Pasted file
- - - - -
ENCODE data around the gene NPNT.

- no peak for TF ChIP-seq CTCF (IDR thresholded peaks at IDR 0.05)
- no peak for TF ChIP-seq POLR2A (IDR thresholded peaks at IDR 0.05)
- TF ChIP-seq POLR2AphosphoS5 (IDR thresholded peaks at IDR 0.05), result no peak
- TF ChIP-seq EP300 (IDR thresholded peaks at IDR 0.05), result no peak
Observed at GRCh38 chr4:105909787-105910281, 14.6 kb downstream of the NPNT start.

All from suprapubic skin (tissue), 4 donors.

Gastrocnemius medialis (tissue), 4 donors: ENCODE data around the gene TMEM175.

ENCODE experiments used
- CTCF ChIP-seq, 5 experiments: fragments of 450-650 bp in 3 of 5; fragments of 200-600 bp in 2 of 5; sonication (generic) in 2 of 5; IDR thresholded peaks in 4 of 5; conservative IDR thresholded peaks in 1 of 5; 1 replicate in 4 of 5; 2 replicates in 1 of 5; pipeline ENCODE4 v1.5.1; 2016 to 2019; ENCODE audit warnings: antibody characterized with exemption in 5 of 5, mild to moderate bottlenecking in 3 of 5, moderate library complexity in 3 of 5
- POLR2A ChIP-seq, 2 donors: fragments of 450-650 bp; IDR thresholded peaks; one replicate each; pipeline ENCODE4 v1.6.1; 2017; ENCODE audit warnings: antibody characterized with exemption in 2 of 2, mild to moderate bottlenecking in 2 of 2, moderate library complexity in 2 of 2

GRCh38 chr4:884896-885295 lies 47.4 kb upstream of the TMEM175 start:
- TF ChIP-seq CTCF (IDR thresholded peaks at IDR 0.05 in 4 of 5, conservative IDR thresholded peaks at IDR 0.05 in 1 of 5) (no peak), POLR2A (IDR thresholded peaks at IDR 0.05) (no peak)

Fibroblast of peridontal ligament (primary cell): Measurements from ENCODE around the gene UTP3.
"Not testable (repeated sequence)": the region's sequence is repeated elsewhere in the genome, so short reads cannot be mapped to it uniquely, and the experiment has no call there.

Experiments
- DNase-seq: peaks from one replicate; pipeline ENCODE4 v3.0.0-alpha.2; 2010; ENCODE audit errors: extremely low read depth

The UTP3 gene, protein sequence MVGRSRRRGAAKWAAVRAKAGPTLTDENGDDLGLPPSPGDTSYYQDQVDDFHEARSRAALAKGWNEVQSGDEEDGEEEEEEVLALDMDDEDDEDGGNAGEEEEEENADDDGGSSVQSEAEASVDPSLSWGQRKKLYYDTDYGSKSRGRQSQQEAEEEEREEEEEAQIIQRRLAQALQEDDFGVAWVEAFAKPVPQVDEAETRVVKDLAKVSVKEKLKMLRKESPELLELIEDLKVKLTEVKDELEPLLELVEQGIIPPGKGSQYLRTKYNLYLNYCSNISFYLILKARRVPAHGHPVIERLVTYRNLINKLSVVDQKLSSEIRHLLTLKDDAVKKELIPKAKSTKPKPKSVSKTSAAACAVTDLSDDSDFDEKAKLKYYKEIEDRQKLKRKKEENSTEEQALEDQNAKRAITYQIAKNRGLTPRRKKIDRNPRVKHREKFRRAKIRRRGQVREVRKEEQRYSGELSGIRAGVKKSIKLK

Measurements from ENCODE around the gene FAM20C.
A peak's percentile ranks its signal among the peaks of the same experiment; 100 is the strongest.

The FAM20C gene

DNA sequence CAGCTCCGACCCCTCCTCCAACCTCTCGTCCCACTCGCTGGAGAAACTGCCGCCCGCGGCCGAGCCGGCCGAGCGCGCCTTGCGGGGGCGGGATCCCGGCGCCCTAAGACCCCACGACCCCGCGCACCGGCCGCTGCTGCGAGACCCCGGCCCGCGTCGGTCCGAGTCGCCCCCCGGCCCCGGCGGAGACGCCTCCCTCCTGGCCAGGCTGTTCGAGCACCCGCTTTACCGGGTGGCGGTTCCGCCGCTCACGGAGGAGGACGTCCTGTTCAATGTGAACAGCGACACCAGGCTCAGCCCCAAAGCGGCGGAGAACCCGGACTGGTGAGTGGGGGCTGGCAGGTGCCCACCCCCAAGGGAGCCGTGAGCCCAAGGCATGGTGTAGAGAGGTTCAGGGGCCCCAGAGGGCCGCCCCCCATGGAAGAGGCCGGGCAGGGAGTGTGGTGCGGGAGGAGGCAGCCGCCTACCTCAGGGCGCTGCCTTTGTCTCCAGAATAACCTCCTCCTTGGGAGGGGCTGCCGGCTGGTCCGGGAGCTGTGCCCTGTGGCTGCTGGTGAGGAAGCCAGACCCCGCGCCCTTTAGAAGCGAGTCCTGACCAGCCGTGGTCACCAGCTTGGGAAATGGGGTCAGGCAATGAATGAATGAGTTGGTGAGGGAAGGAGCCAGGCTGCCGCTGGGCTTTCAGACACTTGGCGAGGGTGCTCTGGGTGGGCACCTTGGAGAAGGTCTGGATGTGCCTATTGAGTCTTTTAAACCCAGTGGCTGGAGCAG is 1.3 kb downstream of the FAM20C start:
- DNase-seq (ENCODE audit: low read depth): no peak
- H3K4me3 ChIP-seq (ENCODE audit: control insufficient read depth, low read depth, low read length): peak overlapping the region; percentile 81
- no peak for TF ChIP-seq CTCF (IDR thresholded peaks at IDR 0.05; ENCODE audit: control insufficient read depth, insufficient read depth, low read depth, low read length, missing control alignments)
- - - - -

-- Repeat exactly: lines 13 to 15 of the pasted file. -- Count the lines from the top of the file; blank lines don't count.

- TF ChIP-seq CTCF (IDR thresholded peaks at IDR 0.05 in 4 of 5, conservative IDR thresholded peaks at IDR 0.05 in 1 of 5) (no peak), POLR2A (IDR thresholded peaks at IDR 0.05) (no peak)

Fibroblast of peridontal ligament (primary cell): Measurements from ENCODE around the gene UTP3.
"Not testable (repeated sequence)": the region's sequence is repeated elsewhere in the genome, so short reads cannot be mapped to it uniquely, and the experiment has no call there.